In This Review

When Asia Was the World
When Asia Was the World
By Stewart Gordon
Da Capo Press, 2007, 228 pp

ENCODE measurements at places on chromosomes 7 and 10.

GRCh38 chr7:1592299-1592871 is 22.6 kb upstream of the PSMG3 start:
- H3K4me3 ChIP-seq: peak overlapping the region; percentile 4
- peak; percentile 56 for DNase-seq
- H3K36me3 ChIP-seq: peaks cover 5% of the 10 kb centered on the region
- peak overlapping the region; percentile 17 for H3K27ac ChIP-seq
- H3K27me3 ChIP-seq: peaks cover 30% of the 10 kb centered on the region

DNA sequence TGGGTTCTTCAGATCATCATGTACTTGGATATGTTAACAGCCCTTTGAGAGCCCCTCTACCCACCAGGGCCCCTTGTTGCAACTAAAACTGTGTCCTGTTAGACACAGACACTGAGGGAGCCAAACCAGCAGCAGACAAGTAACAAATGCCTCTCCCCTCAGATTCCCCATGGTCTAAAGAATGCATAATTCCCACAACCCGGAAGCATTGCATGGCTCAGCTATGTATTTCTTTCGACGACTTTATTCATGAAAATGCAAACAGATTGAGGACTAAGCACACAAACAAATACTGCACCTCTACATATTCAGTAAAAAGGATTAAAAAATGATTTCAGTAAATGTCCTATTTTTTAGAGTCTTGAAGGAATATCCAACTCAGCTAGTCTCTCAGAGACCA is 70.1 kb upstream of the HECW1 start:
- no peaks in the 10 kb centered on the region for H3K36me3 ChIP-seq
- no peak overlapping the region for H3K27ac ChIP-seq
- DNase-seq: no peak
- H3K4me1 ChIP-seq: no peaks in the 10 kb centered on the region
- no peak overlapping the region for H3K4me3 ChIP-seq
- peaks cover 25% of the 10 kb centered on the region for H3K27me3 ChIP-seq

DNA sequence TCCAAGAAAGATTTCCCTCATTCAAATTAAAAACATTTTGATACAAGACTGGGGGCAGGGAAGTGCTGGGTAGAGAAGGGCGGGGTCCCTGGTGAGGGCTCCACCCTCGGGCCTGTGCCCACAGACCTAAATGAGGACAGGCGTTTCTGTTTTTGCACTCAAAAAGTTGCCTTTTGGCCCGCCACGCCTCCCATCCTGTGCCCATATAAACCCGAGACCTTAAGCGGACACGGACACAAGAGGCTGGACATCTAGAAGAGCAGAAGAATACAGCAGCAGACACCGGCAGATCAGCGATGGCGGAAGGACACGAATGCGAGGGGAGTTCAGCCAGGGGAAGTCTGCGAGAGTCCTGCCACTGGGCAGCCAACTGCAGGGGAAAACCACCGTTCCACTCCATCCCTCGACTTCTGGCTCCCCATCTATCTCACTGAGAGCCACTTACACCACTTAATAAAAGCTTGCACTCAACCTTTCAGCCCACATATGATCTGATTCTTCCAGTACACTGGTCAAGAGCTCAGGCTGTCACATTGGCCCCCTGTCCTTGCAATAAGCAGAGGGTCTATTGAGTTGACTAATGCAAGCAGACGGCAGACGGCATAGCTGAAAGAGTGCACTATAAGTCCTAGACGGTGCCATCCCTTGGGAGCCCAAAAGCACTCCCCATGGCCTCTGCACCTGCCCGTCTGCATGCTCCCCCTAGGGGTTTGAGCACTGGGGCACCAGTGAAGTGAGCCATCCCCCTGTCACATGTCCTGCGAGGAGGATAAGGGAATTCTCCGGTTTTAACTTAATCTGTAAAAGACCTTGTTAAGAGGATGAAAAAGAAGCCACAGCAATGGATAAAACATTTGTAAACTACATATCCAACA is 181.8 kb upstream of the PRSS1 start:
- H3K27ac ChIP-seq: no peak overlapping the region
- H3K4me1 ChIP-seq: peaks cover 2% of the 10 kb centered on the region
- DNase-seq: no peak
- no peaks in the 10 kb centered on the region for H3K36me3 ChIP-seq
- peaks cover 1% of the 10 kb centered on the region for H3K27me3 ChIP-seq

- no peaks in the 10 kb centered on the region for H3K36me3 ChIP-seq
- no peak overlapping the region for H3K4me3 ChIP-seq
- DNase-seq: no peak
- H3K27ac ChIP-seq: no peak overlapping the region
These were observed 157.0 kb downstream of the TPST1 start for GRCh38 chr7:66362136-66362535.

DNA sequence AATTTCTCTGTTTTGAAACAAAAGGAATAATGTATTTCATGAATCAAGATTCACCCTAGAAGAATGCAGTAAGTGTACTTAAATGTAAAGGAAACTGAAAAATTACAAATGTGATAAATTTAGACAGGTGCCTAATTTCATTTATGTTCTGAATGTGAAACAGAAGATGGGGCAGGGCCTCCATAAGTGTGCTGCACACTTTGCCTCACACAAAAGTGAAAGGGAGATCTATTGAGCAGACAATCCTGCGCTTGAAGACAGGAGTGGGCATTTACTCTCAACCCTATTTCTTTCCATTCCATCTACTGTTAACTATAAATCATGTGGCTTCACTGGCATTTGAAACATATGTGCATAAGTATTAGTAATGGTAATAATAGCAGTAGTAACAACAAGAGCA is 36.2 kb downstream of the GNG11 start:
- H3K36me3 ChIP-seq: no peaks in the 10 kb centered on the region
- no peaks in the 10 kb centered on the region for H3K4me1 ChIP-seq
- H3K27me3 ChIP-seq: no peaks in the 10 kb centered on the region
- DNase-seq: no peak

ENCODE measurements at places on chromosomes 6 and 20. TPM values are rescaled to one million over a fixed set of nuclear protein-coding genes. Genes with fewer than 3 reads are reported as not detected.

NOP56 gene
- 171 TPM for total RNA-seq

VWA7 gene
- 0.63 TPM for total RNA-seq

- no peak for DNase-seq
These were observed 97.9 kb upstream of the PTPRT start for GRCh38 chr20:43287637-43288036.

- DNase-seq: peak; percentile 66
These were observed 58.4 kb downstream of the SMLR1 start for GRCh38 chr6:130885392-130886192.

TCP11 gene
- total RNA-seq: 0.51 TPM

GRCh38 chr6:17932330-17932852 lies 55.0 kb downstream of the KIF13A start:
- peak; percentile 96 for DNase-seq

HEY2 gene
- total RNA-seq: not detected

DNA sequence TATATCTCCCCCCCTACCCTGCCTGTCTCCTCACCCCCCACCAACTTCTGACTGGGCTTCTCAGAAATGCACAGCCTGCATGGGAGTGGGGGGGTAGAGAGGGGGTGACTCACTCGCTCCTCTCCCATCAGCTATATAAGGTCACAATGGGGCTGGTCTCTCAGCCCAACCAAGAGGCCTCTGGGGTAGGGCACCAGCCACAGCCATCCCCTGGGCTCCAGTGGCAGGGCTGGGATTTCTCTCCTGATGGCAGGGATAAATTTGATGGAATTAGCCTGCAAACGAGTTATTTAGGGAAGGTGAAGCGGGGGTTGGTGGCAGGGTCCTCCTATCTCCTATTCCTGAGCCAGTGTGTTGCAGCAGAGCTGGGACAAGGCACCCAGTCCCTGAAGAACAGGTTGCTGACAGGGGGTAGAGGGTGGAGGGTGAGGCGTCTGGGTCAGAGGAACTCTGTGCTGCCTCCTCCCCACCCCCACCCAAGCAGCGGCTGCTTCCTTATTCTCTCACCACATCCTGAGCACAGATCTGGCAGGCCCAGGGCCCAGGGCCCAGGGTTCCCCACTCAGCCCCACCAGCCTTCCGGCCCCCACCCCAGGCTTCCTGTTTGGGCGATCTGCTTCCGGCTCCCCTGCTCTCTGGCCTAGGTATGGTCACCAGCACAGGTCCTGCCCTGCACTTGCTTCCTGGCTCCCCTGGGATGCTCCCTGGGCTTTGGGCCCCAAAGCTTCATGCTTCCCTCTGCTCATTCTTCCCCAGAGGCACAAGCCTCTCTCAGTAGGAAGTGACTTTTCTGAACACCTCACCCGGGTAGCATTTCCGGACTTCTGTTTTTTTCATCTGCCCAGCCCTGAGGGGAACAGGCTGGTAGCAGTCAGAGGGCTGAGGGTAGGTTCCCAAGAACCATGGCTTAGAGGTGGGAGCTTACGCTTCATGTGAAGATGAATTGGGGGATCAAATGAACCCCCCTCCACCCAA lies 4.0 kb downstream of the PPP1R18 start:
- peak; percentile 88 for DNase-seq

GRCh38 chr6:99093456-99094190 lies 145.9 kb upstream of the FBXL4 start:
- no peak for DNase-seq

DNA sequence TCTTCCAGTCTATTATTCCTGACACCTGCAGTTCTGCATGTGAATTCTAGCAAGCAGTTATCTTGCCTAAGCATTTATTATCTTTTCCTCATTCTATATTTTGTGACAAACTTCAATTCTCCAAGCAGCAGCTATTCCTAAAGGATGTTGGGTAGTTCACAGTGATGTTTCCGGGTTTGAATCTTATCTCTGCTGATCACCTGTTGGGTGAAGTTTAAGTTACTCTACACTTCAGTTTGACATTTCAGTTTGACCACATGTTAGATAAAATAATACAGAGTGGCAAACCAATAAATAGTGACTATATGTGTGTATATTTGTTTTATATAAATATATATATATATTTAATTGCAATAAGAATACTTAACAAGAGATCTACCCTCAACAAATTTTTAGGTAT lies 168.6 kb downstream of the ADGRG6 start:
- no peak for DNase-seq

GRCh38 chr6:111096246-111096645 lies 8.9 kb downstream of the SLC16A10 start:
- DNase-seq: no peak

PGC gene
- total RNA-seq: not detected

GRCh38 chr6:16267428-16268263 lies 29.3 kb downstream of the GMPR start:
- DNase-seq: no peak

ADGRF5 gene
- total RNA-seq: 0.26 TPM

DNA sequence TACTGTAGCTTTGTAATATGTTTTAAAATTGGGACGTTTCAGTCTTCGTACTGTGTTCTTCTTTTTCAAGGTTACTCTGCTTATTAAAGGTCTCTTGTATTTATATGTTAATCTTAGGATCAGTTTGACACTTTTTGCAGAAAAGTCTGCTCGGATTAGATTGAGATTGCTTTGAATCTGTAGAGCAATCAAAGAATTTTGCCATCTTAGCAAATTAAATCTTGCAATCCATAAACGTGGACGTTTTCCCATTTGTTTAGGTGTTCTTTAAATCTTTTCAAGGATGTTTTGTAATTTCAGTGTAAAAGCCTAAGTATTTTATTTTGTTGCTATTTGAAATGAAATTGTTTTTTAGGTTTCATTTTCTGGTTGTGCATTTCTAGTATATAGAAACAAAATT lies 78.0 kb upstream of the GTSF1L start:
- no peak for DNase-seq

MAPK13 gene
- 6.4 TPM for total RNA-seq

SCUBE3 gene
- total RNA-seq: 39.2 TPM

With the fall of Rome, Europe entered the Dark Ages, and Asia became the center of world trade, culture, religion, and urban development. Gordon seeks to capture the spirit of the era of Asia's greatness by personally traveling to the ruins. He does not dwell on the well-known features of Asia's contribution to world history, such as the invention of the concept of zero, but rather focuses on what was distinctive about Asian societies. Each of Gordon's chapters takes up an important topic in Asian history. Thus, the first reviews the spread of monasteries and the cultural importance of the Silk Road. This is followed by chapters dealing with the spread of Islam and the role of intellectuals in advancing philosophy and medicine. The caravans that kept the different parts of Asia connected were huge enterprises of over 1,000 people and 3,000 animals. The main capital cities -- Baghdad, Beijing, and Delhi -- were larger and more impressive than any city in Europe at the time. Court life at the various levels of the empires and kingdoms was culturally and artistically sophisticated, and both Buddhism and Islam could at the time boast greater diversity in doctrine and organization than Christianity.